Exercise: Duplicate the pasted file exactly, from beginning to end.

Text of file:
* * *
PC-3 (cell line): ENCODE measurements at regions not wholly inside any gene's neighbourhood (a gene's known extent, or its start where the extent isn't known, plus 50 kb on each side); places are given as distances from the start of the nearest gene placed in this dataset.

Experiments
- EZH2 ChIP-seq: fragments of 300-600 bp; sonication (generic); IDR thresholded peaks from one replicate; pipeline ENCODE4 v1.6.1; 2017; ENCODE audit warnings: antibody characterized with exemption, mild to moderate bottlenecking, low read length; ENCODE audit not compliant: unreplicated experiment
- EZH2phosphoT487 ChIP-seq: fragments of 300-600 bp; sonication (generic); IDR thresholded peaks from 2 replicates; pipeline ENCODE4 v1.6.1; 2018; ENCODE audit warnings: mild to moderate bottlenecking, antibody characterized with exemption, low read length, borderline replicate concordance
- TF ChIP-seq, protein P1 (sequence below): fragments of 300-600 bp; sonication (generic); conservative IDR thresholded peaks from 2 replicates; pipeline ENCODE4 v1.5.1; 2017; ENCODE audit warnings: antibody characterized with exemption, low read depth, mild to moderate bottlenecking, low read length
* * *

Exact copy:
PC-3 (cell line): ENCODE measurements at regions not wholly inside any gene's neighbourhood (a gene's known extent, or its start where the extent isn't known, plus 50 kb on each side); places are given as distances from the start of the nearest gene placed in this dataset.

Experiments
- EZH2 ChIP-seq: fragments of 300-600 bp; sonication (generic); IDR thresholded peaks from one replicate; pipeline ENCODE4 v1.6.1; 2017; ENCODE audit warnings: antibody characterized with exemption, mild to moderate bottlenecking, low read length; ENCODE audit not compliant: unreplicated experiment
- EZH2phosphoT487 ChIP-seq: fragments of 300-600 bp; sonication (generic); IDR thresholded peaks from 2 replicates; pipeline ENCODE4 v1.6.1; 2018; ENCODE audit warnings: mild to moderate bottlenecking, antibody characterized with exemption, low read length, borderline replicate concordance
- TF ChIP-seq, protein P1 (sequence below): fragments of 300-600 bp; sonication (generic); conservative IDR thresholded peaks from 2 replicates; pipeline ENCODE4 v1.5.1; 2017; ENCODE audit warnings: antibody characterized with exemption, low read depth, mild to moderate bottlenecking, low read length